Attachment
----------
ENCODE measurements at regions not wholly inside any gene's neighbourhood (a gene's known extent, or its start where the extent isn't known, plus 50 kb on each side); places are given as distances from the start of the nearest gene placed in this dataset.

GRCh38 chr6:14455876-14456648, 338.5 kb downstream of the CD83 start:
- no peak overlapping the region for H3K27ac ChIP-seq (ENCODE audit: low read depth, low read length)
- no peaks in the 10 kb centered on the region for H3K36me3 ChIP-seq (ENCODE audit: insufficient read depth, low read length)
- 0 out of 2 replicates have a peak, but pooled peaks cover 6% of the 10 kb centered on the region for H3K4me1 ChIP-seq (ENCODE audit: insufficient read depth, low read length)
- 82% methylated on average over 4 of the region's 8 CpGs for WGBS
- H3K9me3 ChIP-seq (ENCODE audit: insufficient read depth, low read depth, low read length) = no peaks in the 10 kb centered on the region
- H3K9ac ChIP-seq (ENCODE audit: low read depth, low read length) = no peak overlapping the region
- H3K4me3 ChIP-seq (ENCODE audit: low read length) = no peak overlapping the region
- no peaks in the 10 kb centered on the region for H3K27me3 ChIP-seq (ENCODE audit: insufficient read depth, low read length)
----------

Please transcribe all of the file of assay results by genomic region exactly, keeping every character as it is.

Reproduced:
ENCODE measurements at regions not wholly inside any gene's neighbourhood (a gene's known extent, or its start where the extent isn't known, plus 50 kb on each side); places are given as distances from the start of the nearest gene placed in this dataset.

GRCh38 chr6:14455876-14456648, 338.5 kb downstream of the CD83 start:
- no peak overlapping the region for H3K27ac ChIP-seq (ENCODE audit: low read depth, low read length)
- no peaks in the 10 kb centered on the region for H3K36me3 ChIP-seq (ENCODE audit: insufficient read depth, low read length)
- 0 out of 2 replicates have a peak, but pooled peaks cover 6% of the 10 kb centered on the region for H3K4me1 ChIP-seq (ENCODE audit: insufficient read depth, low read length)
- 82% methylated on average over 4 of the region's 8 CpGs for WGBS
- H3K9me3 ChIP-seq (ENCODE audit: insufficient read depth, low read depth, low read length) = no peaks in the 10 kb centered on the region
- H3K9ac ChIP-seq (ENCODE audit: low read depth, low read length) = no peak overlapping the region
- H3K4me3 ChIP-seq (ENCODE audit: low read length) = no peak overlapping the region
- no peaks in the 10 kb centered on the region for H3K27me3 ChIP-seq (ENCODE audit: insufficient read depth, low read length)